South Asians for Human Rights

Promoting Democracy, Upholding Human Rights

NEW DELHI: India has taken a “serious view” of the arrest of 112 fishermen by Sri Lanka, Prime Minister Manmohan Singh said on Wednesday.

“Yes, fishermen have been taken into custody. We are taking up the matter with the Sri Lankan government. We take a serious view of this,” Dr. Singh said at a news conference.

Dr. Singh pointed out that Foreign Secretary Nirupama Rao had gone to Colombo earlier this month to “make a strong demarche to the Sri Lankan government that this sort of behaviour is not acceptable among neighbourly countries.”

According to the Ministry of External Affairs, which is keeping a close tab on the development, the fishermen were produced in court and remanded in judicial custody. Indian Consul-General in Jaffna V. Mahalingam rushed to Point Pedro on Tuesday night and was in close touch with Colombo.

The Ministry says the Indian fishermen in 18 boats were surrounded by Sri Lankan fishermen who came in speed boats.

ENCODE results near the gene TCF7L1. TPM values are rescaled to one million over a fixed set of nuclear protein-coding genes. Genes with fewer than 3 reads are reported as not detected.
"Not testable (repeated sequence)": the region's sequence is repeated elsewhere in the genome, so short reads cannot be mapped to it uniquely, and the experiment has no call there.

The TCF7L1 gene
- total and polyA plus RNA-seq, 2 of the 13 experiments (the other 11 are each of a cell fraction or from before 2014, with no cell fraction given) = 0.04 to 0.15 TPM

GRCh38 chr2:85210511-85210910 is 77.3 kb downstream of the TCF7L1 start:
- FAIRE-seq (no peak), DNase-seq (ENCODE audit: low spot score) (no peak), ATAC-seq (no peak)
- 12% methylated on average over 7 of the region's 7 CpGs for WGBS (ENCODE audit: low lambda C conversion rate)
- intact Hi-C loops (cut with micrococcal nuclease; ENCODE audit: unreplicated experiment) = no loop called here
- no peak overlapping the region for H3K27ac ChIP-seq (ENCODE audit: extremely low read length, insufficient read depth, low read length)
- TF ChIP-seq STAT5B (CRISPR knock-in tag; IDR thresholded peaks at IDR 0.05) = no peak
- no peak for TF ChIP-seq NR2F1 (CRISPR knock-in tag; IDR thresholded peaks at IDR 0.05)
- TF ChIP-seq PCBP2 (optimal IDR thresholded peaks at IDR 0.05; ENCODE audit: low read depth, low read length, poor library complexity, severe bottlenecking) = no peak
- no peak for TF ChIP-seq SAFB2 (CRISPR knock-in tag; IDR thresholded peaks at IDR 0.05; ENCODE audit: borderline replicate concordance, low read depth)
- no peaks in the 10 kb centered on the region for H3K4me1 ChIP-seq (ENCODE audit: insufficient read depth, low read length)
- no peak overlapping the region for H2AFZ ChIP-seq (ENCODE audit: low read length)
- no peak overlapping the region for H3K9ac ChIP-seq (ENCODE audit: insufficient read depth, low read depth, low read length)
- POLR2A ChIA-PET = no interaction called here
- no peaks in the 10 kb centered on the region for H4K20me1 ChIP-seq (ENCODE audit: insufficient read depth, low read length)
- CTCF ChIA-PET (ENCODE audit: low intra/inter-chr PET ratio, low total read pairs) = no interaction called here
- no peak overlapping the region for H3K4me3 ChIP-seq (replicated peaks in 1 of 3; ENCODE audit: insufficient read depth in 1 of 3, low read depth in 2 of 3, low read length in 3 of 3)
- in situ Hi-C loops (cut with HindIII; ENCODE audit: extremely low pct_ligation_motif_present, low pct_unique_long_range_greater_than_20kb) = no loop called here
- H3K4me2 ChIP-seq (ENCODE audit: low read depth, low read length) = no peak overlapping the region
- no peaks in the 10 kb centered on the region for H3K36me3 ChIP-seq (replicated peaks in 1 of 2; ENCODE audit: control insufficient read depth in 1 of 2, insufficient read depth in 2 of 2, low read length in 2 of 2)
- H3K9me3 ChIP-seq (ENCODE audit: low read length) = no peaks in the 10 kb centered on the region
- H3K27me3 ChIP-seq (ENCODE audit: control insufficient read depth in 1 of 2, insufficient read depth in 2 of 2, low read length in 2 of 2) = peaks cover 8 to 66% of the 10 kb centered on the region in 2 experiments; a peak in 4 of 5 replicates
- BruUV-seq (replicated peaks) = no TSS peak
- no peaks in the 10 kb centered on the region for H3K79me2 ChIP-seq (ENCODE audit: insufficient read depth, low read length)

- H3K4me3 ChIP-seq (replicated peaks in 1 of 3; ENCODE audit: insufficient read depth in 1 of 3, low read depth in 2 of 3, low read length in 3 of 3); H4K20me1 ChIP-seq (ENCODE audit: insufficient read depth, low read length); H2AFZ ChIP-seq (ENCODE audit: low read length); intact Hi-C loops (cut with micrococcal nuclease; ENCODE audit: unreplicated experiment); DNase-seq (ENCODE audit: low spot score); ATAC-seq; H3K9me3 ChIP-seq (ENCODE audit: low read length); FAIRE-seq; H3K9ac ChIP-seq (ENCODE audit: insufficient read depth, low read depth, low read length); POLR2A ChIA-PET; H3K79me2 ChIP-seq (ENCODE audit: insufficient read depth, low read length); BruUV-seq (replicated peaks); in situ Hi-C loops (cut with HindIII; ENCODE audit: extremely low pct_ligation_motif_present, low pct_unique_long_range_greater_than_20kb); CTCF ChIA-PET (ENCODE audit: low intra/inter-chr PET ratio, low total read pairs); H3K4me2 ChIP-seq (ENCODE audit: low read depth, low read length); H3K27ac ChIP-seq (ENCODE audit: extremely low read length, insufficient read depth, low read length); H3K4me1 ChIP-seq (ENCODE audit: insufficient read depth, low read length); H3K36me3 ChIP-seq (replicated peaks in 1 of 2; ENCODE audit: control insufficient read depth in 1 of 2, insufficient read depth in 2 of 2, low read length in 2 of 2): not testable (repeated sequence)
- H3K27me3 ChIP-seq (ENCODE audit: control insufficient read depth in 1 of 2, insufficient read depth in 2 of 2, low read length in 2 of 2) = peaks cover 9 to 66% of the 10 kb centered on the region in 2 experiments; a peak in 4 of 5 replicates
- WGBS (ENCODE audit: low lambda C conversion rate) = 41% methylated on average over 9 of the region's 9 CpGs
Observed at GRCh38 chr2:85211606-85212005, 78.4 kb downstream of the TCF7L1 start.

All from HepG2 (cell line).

Then they were taken to Point Pedro, 45 km south of Jaffna, where the police detained them. “The safety and security of Indian fishermen is of the highest priority and concern to the Indian government,” sources said, admitting that the Indian boats were “well within” Sri Lankan waters.

The sources said the harassment of Indian fishermen near Sri Lanka has unfolded in two phases in the past five or six years. During the war between the Sri Lankan forces and the Liberation Tigers of Tamil Eelam, Indian fishermen found in certain areas were seen as aiding the militants and harassed by the Sri Lankan Navy. A large number of them were arrested; in some cases, the Sri Lankan Navy even fired at them.

During this period, the Sri Lankan Navy dissuaded the fishermen of some critical points such as Jaffna from putting out to the sea, fearing they would bring in supplies for the militants.

This, the sources said, was the beginning of the second phase. When the war ended with the defeat of the LTTE, Indian fishermen were accustomed to a free run of the area and encountered no competing claims from Sri Lankan fishermen.

However, conflicts flared after the Sri Lankan fishermen starting putting out to the sea.

The governments now encourage more meetings between fishermen of both countries and are also planning a meeting of the India-Sri Lanka Joint Working Group on Fishing to work out a permanent solution.

Source: The Hindu – 17.02.2011